FBI: New Computer Virus Spreadinggreenspun.com : LUSENET : Grassroots Information Coordination Center (GICC) : One Thread
FBI: New Computer Virus Spreading By David Ho Associated Press Writer Friday, May 26, 2000; 11:40 p.m. EDT
WASHINGTON A new and dangerous computer virus is spreading through email systems using Microsoft Outlook, the FBI said Friday night.
Anti-virus industry sources are reporting that a number of corporate e-mail systems have already been infected, and some shut down, according to a statement issued by the FBI's National Infrastructure Protection Center.
The virus is carried in e-mail with the subject "Resume - Janet Simons" and once opened, spreads itself to everyone in a user's e-mail address book. It also attempts to delete a number of files.
The FBI is advising computer users to not open any e-mail with this subject line, TO deactivate the executive summary feature in Microsoft Outlook, and then delete the e-mail without opening it. The anti-virus industry is working on software patches to stop the virus, the FBI said.
The warning said the upcoming holiday weekend could allow the virus to spread over the next three days with a potentially rapid surge in activity as business open overseas on Monday and in the United States on Tuesday.
The Symantec AntiVirus Research Center said the virus was "extremely fast-spreading computer worm that uses Microsoft Outlook to e-mail itself as an attachment."
Symantec said the e-mail message containing the virus reads:
"To Director of Sales/Marketing,
Attached is my resume with a list of references contained within. Please feel free to call or e-mail me if you have any further questions regarding my experience. I am looking forward to hearing from you.
Earlier this month, the spread of a computer virus that could have done more damage than the "Love Bug" was slowed by U.S. companies that had strengthened their defenses against attacks from the Internet.
The virus, dubbed "NewLove," infected thousands of computers around the world, but failed to become an epidemic like the Love Bug that reached millions three weeks ago.
Safeguards put in place on corporate e-mail systems against the earlier virus stopped NewLove's spread. The FBI said the virus shared some characteristics with the Love Bug and have launched a search for the creator.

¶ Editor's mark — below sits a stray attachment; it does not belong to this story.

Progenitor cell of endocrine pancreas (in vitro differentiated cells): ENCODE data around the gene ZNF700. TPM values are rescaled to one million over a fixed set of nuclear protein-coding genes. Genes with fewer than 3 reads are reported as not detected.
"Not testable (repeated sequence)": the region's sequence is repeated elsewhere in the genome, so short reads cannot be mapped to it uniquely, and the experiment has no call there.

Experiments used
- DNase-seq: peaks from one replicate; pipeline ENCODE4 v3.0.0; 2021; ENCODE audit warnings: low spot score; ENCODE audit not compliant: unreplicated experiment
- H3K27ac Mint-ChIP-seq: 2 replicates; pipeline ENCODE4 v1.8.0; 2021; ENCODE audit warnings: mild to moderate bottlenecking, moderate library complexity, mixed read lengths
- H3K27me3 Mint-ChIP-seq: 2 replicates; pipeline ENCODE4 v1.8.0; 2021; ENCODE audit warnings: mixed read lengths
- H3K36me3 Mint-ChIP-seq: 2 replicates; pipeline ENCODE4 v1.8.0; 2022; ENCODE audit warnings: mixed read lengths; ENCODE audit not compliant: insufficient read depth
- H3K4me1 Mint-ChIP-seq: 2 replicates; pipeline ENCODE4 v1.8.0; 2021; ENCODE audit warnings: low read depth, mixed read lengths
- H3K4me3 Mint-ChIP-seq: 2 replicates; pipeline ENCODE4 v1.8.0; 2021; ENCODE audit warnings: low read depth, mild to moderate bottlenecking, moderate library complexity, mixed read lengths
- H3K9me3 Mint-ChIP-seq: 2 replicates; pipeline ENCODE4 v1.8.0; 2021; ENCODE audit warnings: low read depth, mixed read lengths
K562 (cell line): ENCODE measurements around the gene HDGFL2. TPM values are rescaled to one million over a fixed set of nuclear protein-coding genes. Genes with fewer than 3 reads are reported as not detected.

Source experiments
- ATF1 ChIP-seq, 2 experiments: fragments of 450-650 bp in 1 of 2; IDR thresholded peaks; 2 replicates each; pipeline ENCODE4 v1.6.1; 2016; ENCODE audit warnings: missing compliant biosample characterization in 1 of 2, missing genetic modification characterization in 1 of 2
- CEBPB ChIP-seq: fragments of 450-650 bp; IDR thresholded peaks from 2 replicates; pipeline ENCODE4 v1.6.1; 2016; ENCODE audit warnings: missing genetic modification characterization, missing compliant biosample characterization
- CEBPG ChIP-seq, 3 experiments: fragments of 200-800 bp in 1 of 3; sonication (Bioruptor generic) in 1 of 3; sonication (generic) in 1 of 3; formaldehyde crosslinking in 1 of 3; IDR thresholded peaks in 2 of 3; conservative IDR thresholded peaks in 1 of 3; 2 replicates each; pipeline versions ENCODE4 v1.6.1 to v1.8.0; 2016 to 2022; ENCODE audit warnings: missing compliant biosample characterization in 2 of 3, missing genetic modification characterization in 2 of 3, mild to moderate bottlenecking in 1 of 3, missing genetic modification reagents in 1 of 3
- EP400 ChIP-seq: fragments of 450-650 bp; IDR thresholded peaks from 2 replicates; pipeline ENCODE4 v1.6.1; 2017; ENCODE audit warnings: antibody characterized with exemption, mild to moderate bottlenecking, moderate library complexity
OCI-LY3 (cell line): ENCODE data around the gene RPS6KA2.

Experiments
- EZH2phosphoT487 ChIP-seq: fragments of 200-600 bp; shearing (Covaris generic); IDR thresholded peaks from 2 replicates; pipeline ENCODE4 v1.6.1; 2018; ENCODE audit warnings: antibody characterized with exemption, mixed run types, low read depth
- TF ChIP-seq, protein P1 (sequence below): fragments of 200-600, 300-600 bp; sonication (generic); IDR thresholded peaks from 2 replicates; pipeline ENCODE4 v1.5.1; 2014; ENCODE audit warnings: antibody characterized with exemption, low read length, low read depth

The Love Bug arrived in e-mails with an "ILOVEYOU" subject line that enticed millions of recipients to open the attachment that activated the virus. Once news spread of the threat, infected e-mails were easily detected and deleted.
Estimates of the damage caused by that virus range up to $10 billion, mostly in lost work time.
-- Martin Thompson (firstname.lastname@example.org), May 27, 2000
New computer virus strain surfaces
By Chris Kraeuter, CBS MarketWatch Last Update: 8:28 PM ET May 26, 2000 NewsWatch
SANTA CLARA (CBS.MW) - Another variant of the Melissa virus is circulating in the guise of a resume attachment, according to McAfee.com.
The virus has already hit five Fortune 500 companies, and McAfee (MCAF: news, msgs) has posted a fix on its Web site.
According to a McAfee statement, this is a destructive virus that has the potential to create e-mail storms leading to network performance slowdowns. It also has the ability to delete all the files on a user's hard disk drive.
The virus carries the subject line of Resume: Janet Simons with the body of the subject line addressed to Director of Sales/Marketing.
When the attached "resume.doc" or "Explorer.doc" is opened, it first forwards a copy of itself to everyone in the user's address book. And then when the attachment is closed, it deletes files on the user's hard drive.
"We're hoping that since this new virus did not start appearing until the Friday afternoon ahead of a three-day weekend, the immediate damage will be controlled, said Patti Dock, McAfee director of marketing The real danger may come Tuesday morning when people return to work and open the "Janet Simons" resume."
The new virus is believed to be related to the "Melissa" virus, which circulated more than a year ago. The "Melissa" virus was estimated to have flooded e-mail inboxes of more than 100,000 computer users in a matter of days. That virus, however, did not do any direct damage to a computer's memory or programs
-- Martin Thompson (email@example.com), May 27, 2000.